These points on the horizon are directly connected with the celestial equator and the tropics: observing the sunrises and sunsets of any objects at these points (primarily stars), you can literally draw, draw the corresponding celestial circles, called today the celestial equator, the tropic of Cancer, and the tropic of Capricorn. Thus, self-sufficient analog elements of the proto-armillary sphere arise, subsequently fixed by Arat.

For example, we will limit ourselves to describing the tropic of Cancer (the first [northern A.K.] of the smaller ones), compiled by Arat:

The first of the smaller ones lies not far from the sources of Boreas.

Both heads of the Twins are rushing around this circle;

The Charioteer presses both knees tightly to him;

The left shin on it and the shoulder of Perseus was established;

Next to him is this circle of Andromeda the right hand above the elbow

Crosses, with the palm remaining above the circle,

Closer to Boreas, and her elbow leans towards the Note.

Also the hooves of a Horse, the back of a Bird's head, the top

The bird's head, finally, the Serpent's beautiful shoulders

Together , in this circle , they continuously perform conversion,

Without touching it, it is attracted a little to the south

Virgo, but it is impossible for Leo and Cancer to avoid it:

Both are permeated with it in a row one dissects

He is from the chest all the way to the very shame,

And after that, he runs through the Cancer, splitting his shell,

And Cancer is cut in half with such perfection,

That his eyes remain on different sides of the circle.

If it is divided into eight parts, then in the light

There are five days above the Earth, and three days in the Ocean.

In summer, touching it, the Sun turns back.

In the kingdom of Boreas, this circle is approved and passes through Cancer [1].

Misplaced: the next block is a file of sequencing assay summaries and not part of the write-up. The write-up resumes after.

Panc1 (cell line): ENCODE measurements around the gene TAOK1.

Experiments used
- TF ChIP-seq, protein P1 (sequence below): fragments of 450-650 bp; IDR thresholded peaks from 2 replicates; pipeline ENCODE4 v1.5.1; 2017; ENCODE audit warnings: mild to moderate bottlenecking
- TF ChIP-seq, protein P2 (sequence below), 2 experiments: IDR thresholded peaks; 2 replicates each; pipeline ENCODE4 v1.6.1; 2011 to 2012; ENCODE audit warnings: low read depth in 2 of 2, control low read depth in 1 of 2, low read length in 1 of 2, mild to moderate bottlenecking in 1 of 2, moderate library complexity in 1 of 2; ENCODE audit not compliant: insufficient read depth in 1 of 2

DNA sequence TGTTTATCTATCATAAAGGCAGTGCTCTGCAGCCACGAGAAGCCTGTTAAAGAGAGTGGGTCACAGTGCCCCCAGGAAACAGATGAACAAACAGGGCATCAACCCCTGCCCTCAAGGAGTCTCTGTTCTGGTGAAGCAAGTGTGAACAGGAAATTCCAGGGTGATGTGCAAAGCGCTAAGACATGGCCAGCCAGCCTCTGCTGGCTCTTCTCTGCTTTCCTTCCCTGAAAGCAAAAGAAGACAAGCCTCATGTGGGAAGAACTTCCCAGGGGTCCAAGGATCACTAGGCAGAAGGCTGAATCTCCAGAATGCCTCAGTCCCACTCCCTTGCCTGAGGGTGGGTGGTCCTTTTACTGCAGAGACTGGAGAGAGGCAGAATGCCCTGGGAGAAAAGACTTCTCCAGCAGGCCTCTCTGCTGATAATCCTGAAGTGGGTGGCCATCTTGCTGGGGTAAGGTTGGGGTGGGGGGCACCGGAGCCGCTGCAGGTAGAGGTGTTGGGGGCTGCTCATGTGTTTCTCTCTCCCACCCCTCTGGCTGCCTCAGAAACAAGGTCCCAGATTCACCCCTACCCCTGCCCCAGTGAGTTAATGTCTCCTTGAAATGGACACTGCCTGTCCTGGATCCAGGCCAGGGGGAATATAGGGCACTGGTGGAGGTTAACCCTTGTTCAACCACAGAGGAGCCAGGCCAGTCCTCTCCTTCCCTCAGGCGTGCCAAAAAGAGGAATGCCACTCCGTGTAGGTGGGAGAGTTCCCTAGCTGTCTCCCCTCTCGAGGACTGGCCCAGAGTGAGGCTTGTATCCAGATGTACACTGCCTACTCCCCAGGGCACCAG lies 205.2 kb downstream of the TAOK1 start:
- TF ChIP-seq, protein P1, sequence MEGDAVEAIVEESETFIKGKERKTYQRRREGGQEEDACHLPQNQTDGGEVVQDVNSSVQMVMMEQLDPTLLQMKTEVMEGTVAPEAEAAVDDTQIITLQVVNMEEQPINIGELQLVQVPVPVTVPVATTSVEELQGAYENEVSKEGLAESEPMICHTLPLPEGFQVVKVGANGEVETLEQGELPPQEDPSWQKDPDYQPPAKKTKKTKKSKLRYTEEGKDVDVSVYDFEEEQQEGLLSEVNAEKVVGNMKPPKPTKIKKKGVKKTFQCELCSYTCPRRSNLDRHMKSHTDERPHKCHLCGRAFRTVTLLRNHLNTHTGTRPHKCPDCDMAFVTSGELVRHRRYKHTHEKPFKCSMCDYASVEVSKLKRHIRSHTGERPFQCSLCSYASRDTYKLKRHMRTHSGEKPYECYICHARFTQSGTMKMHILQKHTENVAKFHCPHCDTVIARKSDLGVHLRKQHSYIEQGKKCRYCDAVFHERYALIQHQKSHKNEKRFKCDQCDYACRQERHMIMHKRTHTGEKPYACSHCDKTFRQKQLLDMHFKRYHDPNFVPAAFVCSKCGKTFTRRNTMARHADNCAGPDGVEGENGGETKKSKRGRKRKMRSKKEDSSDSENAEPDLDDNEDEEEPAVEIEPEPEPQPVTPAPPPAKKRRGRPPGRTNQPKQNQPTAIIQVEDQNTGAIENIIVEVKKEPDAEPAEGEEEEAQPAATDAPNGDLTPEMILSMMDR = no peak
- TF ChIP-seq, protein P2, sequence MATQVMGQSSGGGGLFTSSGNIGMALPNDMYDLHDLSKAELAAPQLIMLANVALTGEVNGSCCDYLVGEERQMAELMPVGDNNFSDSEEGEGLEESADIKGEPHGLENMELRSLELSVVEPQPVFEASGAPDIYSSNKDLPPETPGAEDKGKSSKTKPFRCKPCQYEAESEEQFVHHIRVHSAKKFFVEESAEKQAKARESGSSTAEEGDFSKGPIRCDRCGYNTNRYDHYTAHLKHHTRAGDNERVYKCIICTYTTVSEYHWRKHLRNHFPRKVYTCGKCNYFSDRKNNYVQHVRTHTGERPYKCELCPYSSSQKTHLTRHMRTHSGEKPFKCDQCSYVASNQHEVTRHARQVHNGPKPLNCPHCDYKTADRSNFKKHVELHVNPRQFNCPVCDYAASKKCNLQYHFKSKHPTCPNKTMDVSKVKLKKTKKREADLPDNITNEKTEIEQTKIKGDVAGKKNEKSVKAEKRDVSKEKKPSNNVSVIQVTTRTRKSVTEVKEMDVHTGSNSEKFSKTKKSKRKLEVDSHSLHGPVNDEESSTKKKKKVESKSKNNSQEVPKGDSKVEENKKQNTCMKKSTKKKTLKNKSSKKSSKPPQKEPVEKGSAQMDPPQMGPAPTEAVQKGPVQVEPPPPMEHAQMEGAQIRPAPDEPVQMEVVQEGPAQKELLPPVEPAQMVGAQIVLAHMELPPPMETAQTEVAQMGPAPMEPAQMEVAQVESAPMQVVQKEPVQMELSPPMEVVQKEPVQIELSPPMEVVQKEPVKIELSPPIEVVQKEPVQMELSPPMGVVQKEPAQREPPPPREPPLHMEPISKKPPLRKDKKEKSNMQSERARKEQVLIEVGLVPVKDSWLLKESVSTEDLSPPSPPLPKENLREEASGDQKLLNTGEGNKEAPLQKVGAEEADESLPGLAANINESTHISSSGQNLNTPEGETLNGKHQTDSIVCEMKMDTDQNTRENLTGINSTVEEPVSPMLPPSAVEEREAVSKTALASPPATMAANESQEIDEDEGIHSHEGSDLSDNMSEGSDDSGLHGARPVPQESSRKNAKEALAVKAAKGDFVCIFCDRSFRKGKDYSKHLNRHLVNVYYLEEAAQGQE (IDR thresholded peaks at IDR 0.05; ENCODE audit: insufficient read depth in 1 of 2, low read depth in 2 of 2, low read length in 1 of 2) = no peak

It reflects both the position of the tropic relative to the constellations (that is, the stars), and the conditions of its visibility (the lobes above and below the horizon) and its purpose to be a summer limiter (summer border) of the solar path towards the north.

The details contained in the text correspond to a certain epoch and latitude of the place of observation, which opens up the possibility of determining the time and place of origin of its original source [21; 19; 20; 18].

(III). To analyze the possibility of, in fact, the material embodiment of the armillary sphere (the third prerequisite) at the turn of the early philosophical stage, let's move on to the next section.

The possibility of material embodiment of the armillary sphere and the cosmology of Anaximander

Let's return to the hypothesis outlined above about the possibility of borrowing mechanical elements of the armillary sphere design from the design of horse harness, chariot and consider some elements of the processes of production and use of copper, bronze, and later iron, directly related to the emergence of these artifacts. As will be shown below, this hypothesis is connected with the discovered analogy in the description of the Anaximander model of the world and in the descriptions of the reconstructed ancient technological processes for the production of copper, bronze, iron.

As a hypothesis, we can consider an analogy between the description of the cosmological model of Anaximander and the early methods of production of metals copper, bronze, iron. We understand the problematic nature of such an approach, the result of which cannot be a rigorous proof.

Nevertheless, similar signs (moreover, similar mythological principles) are implemented as in the model (mythology) In the model (mythology) associated with the smelting and processing of metals: copper, bronze, silver, gold, iron blacksmithing and blacksmithing and jewelry craft - the technological leader of the time of the emergence of cosmological models of the Milesian school, one of the most famous representatives of which was Anaximander.

From the interpretation of archaeological reconstructions, it is known that the ritual of creating new things with fire is associated with the production of metals. Fire was associated with the Sun, and the horse was one of the main solar symbols. In addition, the riding horse appears much later than the chariot". The appearance of the riding horse is associated with the Scythian time, while the appearance of the chariot" is almost synchronous with the era of domestication of the horse.